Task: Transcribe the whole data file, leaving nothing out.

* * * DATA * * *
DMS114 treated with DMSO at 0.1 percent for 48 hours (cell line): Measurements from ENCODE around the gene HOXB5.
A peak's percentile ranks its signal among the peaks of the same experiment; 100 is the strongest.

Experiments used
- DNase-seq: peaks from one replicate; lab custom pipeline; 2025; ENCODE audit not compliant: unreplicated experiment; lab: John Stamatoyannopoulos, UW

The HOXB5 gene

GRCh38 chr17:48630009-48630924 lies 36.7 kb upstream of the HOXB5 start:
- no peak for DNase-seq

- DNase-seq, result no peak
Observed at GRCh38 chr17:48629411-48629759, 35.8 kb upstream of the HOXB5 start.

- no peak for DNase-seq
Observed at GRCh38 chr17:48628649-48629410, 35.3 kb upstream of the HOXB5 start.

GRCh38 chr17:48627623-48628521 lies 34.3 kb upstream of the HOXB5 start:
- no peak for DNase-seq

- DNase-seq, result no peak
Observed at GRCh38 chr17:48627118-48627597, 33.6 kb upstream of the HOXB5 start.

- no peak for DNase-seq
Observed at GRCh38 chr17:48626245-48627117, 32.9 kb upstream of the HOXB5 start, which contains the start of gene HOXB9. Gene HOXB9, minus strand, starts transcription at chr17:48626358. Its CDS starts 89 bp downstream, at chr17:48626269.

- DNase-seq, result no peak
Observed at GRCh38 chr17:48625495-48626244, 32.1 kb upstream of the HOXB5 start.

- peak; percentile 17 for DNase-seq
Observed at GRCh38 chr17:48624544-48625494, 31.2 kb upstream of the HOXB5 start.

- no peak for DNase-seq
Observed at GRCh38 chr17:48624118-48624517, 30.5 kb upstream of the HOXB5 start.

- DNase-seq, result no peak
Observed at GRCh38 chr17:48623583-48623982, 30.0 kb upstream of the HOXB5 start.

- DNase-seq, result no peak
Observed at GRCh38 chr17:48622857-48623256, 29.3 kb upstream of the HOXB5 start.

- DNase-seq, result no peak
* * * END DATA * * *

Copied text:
DMS114 treated with DMSO at 0.1 percent for 48 hours (cell line): Measurements from ENCODE around the gene HOXB5.
A peak's percentile ranks its signal among the peaks of the same experiment; 100 is the strongest.

Experiments used
- DNase-seq: peaks from one replicate; lab custom pipeline; 2025; ENCODE audit not compliant: unreplicated experiment; lab: John Stamatoyannopoulos, UW

The HOXB5 gene

GRCh38 chr17:48630009-48630924 lies 36.7 kb upstream of the HOXB5 start:
- no peak for DNase-seq

- DNase-seq, result no peak
Observed at GRCh38 chr17:48629411-48629759, 35.8 kb upstream of the HOXB5 start.

- no peak for DNase-seq
Observed at GRCh38 chr17:48628649-48629410, 35.3 kb upstream of the HOXB5 start.

GRCh38 chr17:48627623-48628521 lies 34.3 kb upstream of the HOXB5 start:
- no peak for DNase-seq

- DNase-seq, result no peak
Observed at GRCh38 chr17:48627118-48627597, 33.6 kb upstream of the HOXB5 start.

- no peak for DNase-seq
Observed at GRCh38 chr17:48626245-48627117, 32.9 kb upstream of the HOXB5 start, which contains the start of gene HOXB9. Gene HOXB9, minus strand, starts transcription at chr17:48626358. Its CDS starts 89 bp downstream, at chr17:48626269.

- DNase-seq, result no peak
Observed at GRCh38 chr17:48625495-48626244, 32.1 kb upstream of the HOXB5 start.

- peak; percentile 17 for DNase-seq
Observed at GRCh38 chr17:48624544-48625494, 31.2 kb upstream of the HOXB5 start.

- no peak for DNase-seq
Observed at GRCh38 chr17:48624118-48624517, 30.5 kb upstream of the HOXB5 start.

- DNase-seq, result no peak
Observed at GRCh38 chr17:48623583-48623982, 30.0 kb upstream of the HOXB5 start.

- DNase-seq, result no peak
Observed at GRCh38 chr17:48622857-48623256, 29.3 kb upstream of the HOXB5 start.

- DNase-seq, result no peak